Atlantic Canada’s a great place to live with a quality of life envied by our fellow Canadians and many others around the world; our environment, our scenery, our heritage and our people all contribute to a wonderful community we should be proud of. Because we all wish our region continuous growth and prosperity, we should each participate in making this an even better place to live.
I’ve noticed lately that many of our regional communities and some of our businesses seem to be struggling with the same issues, but each is approaching it independently. An example would be downtown revitalization. During a recent development application, I heard someone say they should erect a sign at the entrance of that town proclaiming it: “The World’s greatest collection of small-minded thinkers.” I don’t accept that. If we all worked together, perhaps we could find solutions to common problems, leading to greater overall prosperity.
Consider this a start to the conversation. (Note: while some of my ideas may appear to be unrelated thoughts, in reality they’re all interconnected. To appreciate these connections, however, we must look at the big picture because that’s the first step toward progress and prosperity.)
We must change our attitude about ourselves, about others, our place in the world, our expectations of government and our capabilities. We must drop the parochial world view and remember we’re part of the global economy, competing and trading with local and international traders.
We must believe in our core industries like agriculture, forestry, fishing and tourism but we must also seek new opportunities, developing a spirit of innovation in business and technology.
Let’s sharpen our focus on service and delivery, proving we want to compete in the global economy.
Let’s welcome Americans, Europeans, Asians and other nationalities because there’s nothing to be gained by building walls.
Let’s encourage young people to pursue their ambitions here, in Atlantic Canada. If we unlock the potential of our youth while building sufficient economic structure our communities will grow and thrive. Business leaders should mentor young entrepreneurs, providing guidance and opportunities within their businesses. Bringing young people into the business community will make us stronger in the current economy.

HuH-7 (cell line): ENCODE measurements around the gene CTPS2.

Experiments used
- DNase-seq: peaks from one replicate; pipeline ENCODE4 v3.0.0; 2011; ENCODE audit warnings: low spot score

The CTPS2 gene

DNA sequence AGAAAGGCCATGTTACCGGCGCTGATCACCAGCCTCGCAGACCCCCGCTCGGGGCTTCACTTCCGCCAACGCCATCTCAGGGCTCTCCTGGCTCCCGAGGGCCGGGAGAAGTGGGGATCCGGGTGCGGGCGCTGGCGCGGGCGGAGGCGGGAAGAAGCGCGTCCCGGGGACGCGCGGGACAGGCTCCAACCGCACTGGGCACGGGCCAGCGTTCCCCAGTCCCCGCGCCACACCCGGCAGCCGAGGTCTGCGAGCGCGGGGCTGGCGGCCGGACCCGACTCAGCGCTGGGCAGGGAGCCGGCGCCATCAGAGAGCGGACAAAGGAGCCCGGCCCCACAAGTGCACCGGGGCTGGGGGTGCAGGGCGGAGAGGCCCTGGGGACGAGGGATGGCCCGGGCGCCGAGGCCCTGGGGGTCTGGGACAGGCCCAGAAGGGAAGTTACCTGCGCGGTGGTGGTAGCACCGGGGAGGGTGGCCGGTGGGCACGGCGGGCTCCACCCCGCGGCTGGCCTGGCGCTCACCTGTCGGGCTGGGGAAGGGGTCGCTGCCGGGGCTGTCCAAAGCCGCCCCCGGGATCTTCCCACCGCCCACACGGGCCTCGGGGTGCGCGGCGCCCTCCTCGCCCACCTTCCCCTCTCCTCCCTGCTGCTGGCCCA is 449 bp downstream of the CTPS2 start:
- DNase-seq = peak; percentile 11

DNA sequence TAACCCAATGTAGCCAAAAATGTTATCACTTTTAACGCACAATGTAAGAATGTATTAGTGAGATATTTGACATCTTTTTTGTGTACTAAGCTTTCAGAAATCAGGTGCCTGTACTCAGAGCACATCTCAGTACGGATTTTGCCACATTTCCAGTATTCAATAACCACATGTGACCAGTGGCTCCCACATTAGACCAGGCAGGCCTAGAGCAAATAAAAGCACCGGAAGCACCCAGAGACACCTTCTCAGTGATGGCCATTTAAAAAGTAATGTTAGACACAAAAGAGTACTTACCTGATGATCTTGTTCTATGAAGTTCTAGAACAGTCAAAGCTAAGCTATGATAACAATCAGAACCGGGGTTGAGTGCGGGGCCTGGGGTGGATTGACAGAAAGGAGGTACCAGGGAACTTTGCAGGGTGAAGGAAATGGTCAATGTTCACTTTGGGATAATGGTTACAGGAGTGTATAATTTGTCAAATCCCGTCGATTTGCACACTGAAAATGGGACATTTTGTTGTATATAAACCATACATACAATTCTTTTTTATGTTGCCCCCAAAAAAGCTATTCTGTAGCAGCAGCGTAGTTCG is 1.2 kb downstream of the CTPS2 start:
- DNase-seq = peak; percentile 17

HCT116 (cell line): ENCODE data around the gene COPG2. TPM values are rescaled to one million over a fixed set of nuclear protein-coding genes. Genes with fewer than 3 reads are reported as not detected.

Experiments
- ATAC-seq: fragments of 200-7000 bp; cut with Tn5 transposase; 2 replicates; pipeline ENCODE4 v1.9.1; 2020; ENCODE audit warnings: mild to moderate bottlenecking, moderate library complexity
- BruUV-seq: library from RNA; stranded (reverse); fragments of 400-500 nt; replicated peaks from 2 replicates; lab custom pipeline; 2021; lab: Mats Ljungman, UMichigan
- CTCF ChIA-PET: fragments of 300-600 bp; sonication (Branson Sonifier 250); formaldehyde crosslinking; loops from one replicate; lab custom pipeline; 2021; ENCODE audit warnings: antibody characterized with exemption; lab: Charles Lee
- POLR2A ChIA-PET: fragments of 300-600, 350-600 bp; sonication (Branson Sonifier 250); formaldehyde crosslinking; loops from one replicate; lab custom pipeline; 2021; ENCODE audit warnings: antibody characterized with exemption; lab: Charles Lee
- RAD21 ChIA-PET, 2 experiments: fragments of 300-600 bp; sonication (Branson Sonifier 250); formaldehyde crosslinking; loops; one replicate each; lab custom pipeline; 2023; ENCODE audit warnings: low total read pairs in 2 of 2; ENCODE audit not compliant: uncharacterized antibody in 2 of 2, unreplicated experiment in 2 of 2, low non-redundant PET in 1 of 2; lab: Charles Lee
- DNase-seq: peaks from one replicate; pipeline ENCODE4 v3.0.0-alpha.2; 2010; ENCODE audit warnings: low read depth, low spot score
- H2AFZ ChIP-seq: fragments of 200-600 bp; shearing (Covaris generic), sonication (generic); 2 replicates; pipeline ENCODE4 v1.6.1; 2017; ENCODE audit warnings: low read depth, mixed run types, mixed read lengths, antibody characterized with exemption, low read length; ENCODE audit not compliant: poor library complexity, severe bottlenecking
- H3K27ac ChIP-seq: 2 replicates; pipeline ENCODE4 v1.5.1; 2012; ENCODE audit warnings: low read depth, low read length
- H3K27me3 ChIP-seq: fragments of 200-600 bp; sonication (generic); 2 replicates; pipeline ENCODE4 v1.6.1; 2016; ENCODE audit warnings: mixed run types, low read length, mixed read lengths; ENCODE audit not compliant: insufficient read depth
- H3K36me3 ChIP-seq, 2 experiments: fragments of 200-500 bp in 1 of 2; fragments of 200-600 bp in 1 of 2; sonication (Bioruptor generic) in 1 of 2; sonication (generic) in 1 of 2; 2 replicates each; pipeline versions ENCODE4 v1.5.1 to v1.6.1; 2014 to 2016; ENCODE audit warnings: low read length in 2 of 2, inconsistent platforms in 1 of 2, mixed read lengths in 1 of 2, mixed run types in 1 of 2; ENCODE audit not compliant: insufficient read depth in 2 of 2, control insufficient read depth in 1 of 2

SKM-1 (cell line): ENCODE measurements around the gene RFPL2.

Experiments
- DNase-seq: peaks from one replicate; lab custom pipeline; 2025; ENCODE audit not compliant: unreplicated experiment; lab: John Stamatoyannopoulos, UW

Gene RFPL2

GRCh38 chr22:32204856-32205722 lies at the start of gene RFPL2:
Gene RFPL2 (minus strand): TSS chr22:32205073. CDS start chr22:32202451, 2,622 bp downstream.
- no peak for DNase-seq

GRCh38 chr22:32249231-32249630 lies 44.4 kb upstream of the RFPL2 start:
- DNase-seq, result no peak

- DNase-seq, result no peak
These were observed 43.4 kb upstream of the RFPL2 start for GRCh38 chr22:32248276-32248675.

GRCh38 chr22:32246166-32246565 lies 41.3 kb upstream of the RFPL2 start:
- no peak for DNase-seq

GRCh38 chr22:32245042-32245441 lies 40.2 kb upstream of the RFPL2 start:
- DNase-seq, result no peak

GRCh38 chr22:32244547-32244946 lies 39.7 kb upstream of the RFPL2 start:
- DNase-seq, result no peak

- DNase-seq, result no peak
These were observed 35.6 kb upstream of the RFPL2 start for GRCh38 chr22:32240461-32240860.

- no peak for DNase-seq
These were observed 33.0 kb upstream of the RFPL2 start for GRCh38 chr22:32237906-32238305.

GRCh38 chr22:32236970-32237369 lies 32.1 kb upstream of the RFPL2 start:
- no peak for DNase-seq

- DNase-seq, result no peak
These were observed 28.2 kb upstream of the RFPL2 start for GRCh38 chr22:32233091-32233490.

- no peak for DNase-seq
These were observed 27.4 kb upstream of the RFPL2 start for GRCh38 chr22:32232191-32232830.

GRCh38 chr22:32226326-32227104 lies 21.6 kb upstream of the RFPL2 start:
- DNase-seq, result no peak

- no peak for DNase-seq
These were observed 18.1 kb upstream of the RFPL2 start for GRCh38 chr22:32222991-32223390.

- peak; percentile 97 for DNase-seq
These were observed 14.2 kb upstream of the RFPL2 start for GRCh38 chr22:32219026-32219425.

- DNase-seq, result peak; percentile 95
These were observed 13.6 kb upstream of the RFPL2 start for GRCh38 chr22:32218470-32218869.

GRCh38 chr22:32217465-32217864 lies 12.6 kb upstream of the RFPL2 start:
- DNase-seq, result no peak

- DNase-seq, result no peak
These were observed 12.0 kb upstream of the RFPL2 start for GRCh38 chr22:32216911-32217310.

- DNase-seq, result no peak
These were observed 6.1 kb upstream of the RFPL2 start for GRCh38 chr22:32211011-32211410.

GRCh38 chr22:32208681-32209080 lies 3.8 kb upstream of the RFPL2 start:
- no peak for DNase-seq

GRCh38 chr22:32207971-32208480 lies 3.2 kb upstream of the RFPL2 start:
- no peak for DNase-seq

Let’s change the way our government is doing business. We’re fortunate to have control over important jurisdictional levers that affect our economy but we must clearly communicate to our governments how we want to exercise this control.
Government shouldn’t be “in business” whether it’s golf, waste management, industrial parks or technology centres. Instead, it should facilitate business growth and nurture business skills to help regional companies compete. Instead of competing with local businesses, government should invest in programs that develop a spirit of enterprise and community. The marketplace would then be free of public sector inefficiencies and regional businesses would be stronger.
Politicians must stop micro-managing mistakes. Opposition is about providing advice and ideas in the public interest, not grandstanding. Let’s set aside differences and move forward. Political parties highlighting private business issues in public debates only tarnish the image of businesses in the region, causing bankers and investors to shy away from doing business here.
We have the abilities, ambitions and resources to reach for our dreams and build our society. If I’ve learned anything in business, it’s that anything’s possible through ingenuity, hard work and cooperation. Let’s develop our own expression, “think regionally, act locally”.
We’re part of a close-knit community. While business, by nature, involves competition, there are ways businesses can work together by partnering on projects, joining associations for a common cause, discussing innovation and buying local products. We needn’t fear our local competitors. If regional businesses (including direct competitors) are strong, the provincial economies will be strong and we’ll be better positioned to compete in business nationally and globally.
While I’m not proposing a merger of the Atlantic provinces, I would like to see a conference or symposium with business leaders and politicians developing a simple position paper on how we could work together for greater progress and prosperity in our region. There are many opportunities for improvement.
This approach is admittedly ambitious but I call on Premier Ghiz to take the initiative and arrange this gathering. I hope other leaders will attend. We can’t shy away from “Big Dreams.” The alternative means losing the way of life we’re so proud of. By dreaming “Big Dreams” we’ll achieve “Big Things.” We can have progress and prosperity now and in the future if we strive for it.